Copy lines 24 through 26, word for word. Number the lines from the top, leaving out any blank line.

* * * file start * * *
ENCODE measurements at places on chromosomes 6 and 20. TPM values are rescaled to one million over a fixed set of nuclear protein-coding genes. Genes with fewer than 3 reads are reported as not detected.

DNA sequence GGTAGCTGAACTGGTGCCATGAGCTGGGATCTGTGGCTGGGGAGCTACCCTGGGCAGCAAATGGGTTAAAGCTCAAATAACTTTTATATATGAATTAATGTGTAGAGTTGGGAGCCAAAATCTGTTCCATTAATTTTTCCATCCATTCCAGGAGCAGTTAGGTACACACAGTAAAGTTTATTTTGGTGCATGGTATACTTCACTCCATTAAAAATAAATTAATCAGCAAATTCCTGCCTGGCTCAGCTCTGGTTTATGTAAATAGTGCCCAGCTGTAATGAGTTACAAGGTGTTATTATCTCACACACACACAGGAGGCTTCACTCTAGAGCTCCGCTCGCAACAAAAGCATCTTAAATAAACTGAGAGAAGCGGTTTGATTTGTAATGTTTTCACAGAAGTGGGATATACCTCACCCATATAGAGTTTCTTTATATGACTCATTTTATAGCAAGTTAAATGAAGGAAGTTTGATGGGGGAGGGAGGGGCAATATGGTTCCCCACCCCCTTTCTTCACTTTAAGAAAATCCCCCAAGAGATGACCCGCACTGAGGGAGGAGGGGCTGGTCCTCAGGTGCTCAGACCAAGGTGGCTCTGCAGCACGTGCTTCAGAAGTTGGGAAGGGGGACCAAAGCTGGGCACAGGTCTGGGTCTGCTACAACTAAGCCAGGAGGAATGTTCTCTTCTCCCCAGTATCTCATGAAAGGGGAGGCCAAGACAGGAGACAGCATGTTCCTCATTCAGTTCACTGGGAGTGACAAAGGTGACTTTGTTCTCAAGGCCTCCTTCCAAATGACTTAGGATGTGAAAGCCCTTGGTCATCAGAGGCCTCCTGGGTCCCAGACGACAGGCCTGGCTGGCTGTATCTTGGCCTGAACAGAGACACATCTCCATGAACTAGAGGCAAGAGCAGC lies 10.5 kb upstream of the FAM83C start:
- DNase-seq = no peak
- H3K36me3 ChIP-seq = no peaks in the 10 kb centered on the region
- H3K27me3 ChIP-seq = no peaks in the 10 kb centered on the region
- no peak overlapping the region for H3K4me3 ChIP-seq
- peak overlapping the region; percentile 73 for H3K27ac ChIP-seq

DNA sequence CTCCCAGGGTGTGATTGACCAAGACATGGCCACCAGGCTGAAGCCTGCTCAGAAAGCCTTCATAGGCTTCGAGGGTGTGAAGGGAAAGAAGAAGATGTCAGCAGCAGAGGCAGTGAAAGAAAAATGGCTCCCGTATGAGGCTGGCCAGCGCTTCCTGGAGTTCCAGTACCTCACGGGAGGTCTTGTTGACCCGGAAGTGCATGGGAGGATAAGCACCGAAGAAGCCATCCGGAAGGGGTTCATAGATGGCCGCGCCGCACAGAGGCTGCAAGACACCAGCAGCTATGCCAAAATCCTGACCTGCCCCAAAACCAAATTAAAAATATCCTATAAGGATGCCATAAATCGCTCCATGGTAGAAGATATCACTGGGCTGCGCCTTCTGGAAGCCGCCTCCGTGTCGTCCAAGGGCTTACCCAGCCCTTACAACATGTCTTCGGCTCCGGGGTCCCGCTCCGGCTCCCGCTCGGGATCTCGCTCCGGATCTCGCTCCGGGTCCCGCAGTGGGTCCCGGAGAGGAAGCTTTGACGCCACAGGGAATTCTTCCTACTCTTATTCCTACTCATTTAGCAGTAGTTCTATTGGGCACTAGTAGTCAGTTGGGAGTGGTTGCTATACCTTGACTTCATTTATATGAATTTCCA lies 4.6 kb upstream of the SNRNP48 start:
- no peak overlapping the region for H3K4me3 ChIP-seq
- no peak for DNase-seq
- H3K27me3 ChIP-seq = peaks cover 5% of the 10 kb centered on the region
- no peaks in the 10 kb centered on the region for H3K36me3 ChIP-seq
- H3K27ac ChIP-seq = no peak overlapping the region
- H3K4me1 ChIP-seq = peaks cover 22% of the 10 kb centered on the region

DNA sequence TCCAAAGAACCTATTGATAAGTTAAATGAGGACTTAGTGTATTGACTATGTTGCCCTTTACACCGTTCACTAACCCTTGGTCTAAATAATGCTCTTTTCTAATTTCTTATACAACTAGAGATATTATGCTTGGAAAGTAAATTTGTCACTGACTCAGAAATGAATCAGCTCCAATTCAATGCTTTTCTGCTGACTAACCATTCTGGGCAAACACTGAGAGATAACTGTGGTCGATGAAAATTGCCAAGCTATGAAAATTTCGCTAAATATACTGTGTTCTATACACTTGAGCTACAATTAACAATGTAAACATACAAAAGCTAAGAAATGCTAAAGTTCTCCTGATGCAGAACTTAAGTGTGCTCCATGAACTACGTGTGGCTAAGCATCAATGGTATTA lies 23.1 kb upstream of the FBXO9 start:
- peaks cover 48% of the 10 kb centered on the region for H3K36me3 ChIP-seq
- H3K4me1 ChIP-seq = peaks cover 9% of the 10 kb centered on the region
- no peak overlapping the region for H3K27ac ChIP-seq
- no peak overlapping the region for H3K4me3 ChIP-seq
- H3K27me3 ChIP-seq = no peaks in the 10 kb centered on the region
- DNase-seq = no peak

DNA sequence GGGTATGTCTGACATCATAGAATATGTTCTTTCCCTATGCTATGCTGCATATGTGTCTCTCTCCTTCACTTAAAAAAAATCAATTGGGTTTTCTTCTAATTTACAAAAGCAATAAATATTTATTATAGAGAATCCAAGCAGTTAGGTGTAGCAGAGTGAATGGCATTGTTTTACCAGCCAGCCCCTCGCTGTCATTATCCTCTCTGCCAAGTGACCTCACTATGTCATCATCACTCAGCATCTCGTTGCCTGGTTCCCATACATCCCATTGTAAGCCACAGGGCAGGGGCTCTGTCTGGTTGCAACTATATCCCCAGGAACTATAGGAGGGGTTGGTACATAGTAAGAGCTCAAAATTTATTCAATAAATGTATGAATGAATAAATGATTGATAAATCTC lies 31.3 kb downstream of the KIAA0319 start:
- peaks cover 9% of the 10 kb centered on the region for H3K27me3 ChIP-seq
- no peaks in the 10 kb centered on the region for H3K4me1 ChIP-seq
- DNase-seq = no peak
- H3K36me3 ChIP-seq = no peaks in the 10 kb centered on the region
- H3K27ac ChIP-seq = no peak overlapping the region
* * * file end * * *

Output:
- no peaks in the 10 kb centered on the region for H3K4me1 ChIP-seq
- DNase-seq = no peak
- H3K36me3 ChIP-seq = no peaks in the 10 kb centered on the region